Microbes, a Love Story

Article Link:  https://www.nytimes.com/2017/02/10/opinion/sunday/microbes-a-love-story.html?_r=0

Summary: Microbes keep us sexy. Because there are so many microbes in the world that are dangerous to humans, we tend not to focus on the one that keep us healthy or even the ones that could keep us sexy. According to this article by Moises Velasquez-Manoff, sharing microbes through kissing (like you mean it), spending time with close friends, and caring for infants, we self-vaccinate by trading microbes with people who have different microbes inside of them then we do. According to this classic Swiss study, microbes can also give us a “healthy glow” or a “sexy” smell that can attract people with opposite immune system genes. This article also references a study with mice where some mice where give a probiotic that made them more attractive to mice of the other sex and made female mice more fertile. Trading microbes with other people can help keep is more healthy overall and help produce healthier offspring.

Connections:  We have discussed useful microbes in class, specifically microbes that are in our guts. This article goes into more detail about how the microbes that are already inside us can be beneficial.

Critical Analysis: I found this article as a whole extremely interesting. I think it is especially interesting that animals such as young elephants and naked mole rats actively try to acquire microbes from their parents. Young elephants eat the feces of their mother to acquire microbes necessary for digestion and makes mole rats babies beg their parents for their anal excretions. That is both extremely gross and super cool. The prospect of probiotics that could make you more attractive or fertile is through-provoking.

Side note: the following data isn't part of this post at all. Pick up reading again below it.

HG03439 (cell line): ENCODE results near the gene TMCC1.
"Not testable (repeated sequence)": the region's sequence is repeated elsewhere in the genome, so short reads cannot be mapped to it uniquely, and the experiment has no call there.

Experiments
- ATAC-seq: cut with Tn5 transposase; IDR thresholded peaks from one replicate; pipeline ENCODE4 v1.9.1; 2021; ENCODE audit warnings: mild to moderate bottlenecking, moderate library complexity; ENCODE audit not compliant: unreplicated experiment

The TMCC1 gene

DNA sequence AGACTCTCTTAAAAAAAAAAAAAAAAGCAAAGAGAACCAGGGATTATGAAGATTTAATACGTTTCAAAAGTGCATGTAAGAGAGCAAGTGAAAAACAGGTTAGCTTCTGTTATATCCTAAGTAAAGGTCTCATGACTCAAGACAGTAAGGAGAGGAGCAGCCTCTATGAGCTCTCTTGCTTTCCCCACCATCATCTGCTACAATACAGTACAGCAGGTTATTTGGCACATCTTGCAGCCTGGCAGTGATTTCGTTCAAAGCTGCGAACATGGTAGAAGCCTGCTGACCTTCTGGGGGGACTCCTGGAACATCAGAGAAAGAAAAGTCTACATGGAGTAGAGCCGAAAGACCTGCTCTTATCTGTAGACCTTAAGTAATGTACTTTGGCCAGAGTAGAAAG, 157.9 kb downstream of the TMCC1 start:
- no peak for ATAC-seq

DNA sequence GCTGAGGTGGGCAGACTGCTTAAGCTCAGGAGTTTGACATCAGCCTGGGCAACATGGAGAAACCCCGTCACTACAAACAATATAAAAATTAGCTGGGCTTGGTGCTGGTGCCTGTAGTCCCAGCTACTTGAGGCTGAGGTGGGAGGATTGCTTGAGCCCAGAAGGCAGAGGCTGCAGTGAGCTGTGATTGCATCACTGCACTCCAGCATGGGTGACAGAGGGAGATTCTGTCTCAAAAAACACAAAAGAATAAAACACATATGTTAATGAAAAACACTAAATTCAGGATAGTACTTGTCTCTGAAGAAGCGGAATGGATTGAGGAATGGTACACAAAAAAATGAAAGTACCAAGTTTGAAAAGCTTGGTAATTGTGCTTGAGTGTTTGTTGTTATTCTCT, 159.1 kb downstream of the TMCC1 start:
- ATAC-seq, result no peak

Question: If a “super probiotic” that could make you more attractive could exist or was created for human use, would you take it? Why or why not?

1 Comment for “Microbes, a Love Story”

kafitzgerald2

says:

First off, I like how you posted this article around Valentines day, pretty funny. I also found this article to be pretty interesting. Although the author referenced a lot of information we already knew (evolution examples and needing to create a genetically diverse world), they put a fun spin on the story of evolution when it comes to our personal microbes and actions towards children. We all now know some fun facts about naked mole rats and elephants. But I do wish the author could have dived into a bit more about microbes attracting people to the opposite sex rather than just children, because I felt like most of the information in this article was already well known; like T-shirt experiment for example is very popular. Your question raises many ethical questions.. is this a supplement that would physically change your appearance immediately? Are there side effects? What is considered “attractive”? I argue that a “super probiotic” already exists with exercise, healthy diets, vitamins, seeing the sunshine, coffee; all of these immediately boost people’s moods and being happy is attractive. Using that argument a probiotic is being used by the public everyday.

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